• Moving paths behaves like copying paths, except that the source is gone once the operation succeeds.


  1. Download the latest version from the releases page. To verify the digital signature, see the verifying digital signatures section.

  2. Import an existing rclone configuration or configure one from scratch within RSAF.

  3. That’s it! The configured remotes are now available via the Storage Access Framework.


The only permission RSAF requires is the INTERNET permission. It is used only to allow rclone to access the configured remotes.

RSAF does not and will never have ads or telemetry.

Verifying digital signatures

First, use apksigner to print the digests of the APK signing certificate:

apksigner verify --print-certs RSAF-<version>-<arch>-release.apk

Then, check that the SHA-256 digest of the APK signing certificate is:


Building from source

Before building, the following tools must be installed:

  • Android SDK
  • Android NDK
  • go (golang compiler)
  • gomobile

Once the dependencies are installed, RSAF can be built like most other Android apps using Android Studio or the gradle command line.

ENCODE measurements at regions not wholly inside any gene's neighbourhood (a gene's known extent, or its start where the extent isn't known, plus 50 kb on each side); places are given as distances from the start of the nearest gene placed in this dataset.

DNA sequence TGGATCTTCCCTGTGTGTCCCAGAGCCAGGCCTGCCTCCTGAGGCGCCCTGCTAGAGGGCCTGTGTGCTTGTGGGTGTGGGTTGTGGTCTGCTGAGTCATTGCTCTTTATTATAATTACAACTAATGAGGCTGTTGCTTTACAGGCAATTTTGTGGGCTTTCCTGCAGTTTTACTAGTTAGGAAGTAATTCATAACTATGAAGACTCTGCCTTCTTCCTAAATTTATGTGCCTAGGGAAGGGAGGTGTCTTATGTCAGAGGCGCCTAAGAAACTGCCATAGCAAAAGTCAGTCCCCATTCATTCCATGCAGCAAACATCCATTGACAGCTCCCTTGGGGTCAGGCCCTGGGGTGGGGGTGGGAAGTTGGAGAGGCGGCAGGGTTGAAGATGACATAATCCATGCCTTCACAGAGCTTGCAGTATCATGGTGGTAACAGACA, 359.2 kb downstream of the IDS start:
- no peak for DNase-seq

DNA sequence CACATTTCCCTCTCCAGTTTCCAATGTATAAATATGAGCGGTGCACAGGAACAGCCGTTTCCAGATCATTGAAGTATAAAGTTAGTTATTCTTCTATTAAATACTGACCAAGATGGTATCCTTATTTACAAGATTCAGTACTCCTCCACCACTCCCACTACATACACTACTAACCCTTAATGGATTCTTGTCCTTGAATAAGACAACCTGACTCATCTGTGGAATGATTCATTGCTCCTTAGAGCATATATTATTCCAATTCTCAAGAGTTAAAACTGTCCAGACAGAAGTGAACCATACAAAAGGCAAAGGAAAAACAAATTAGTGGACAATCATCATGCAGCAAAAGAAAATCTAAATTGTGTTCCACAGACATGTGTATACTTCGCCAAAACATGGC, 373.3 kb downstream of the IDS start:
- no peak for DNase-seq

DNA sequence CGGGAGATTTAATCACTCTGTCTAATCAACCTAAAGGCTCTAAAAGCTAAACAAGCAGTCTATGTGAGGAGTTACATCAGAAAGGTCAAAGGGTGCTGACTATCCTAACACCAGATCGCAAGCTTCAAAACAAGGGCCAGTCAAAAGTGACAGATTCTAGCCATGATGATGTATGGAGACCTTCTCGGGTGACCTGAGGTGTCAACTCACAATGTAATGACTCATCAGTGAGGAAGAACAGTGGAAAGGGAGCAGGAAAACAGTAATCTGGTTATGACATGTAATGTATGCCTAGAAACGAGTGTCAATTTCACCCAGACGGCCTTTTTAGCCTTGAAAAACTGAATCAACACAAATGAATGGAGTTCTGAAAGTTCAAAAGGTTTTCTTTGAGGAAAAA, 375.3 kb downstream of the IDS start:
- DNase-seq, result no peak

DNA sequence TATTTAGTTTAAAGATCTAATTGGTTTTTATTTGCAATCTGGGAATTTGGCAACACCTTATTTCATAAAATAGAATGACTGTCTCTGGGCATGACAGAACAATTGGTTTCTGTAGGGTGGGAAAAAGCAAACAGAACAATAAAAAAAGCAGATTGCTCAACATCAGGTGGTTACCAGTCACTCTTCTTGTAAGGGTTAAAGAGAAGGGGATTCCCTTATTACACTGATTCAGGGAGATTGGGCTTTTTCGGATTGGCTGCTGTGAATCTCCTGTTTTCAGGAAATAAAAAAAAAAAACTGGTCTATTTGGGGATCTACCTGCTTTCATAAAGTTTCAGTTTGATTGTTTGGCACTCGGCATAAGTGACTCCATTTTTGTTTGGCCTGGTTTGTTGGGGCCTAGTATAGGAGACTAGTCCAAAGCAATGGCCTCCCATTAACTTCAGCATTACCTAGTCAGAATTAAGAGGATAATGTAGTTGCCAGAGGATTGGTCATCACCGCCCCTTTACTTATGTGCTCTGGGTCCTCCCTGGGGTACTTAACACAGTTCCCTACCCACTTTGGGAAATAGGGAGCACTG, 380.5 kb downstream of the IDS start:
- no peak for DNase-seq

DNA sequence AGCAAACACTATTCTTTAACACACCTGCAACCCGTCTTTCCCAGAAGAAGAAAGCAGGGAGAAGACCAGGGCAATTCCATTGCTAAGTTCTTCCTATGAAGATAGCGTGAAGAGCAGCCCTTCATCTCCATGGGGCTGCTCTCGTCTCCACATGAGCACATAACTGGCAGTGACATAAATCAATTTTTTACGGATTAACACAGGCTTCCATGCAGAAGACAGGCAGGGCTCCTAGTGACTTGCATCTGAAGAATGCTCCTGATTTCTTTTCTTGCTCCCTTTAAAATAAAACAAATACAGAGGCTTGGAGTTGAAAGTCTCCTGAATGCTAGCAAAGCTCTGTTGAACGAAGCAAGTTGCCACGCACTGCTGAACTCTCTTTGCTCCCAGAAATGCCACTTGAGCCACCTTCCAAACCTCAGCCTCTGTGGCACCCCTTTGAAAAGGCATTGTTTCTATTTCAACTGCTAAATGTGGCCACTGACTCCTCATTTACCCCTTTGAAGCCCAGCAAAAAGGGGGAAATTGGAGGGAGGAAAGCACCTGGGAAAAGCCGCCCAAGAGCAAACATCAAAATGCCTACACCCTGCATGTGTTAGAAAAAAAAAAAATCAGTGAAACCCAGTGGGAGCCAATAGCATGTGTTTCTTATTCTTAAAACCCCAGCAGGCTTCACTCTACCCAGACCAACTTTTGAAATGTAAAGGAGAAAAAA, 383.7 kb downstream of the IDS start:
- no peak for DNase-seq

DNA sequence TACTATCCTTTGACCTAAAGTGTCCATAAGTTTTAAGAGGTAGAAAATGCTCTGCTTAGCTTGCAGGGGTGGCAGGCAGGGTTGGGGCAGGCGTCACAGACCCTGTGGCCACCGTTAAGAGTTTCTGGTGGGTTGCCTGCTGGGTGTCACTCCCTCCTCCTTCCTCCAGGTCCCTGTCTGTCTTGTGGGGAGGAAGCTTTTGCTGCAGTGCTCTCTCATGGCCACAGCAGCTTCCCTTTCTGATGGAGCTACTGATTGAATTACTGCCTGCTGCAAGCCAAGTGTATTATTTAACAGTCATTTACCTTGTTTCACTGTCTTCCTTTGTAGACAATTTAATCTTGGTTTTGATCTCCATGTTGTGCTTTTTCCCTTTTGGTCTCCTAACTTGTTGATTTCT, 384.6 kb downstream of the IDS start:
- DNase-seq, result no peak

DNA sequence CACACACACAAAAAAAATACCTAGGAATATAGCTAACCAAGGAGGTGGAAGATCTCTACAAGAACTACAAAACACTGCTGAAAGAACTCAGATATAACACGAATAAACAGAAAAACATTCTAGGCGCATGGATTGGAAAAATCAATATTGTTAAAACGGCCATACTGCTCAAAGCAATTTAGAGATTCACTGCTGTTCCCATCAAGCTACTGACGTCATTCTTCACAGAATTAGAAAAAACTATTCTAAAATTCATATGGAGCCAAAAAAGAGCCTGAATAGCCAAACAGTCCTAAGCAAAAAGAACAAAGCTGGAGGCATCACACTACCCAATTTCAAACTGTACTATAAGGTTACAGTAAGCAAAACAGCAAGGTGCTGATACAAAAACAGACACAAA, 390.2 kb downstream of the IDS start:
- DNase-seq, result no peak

To build the APK:

./gradlew assembleDebug

The APK will be signed with the default autogenerated debug key.

To create a release build with a specific signing key, set the following environment variables:

export RELEASE_KEYSTORE=/path/to/keystore.jks
export RELEASE_KEY_ALIAS=alias_name


and then build the release APK:

./gradlew assembleRelease

Android Studio

When loading the project in Android Studio, it might be necessary to build rcbridge once first:

./gradlew rcbridge

Even though AGP (Android Gradle Plugin) is set up so that rcbridge is a preBuild dependency of all Android-related components, Android Studio seems to have trouble syncing the gradle project if rcbridge’s .aar file doesn’t exist yet. There is no issue when building on the command line.


RSAF is dedicated to my cat Meow-Meow, who unexpectedly passed away during the initial development of the project.

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Bug fix and translation pull requests are welcome and much appreciated!

If you are interested in implementing a new feature and would like to see it included in RSAF, please open an issue to discuss it first. This is a side project that I work on for fun, so I’m hesitant to add features I won’t personally use. I intend for RSAF to be as simple and low-maintenance as possible.


RSAF itself is licensed under GPLv3. Please see LICENSE for the full license text.

The bundled rclone is licensed under MIT.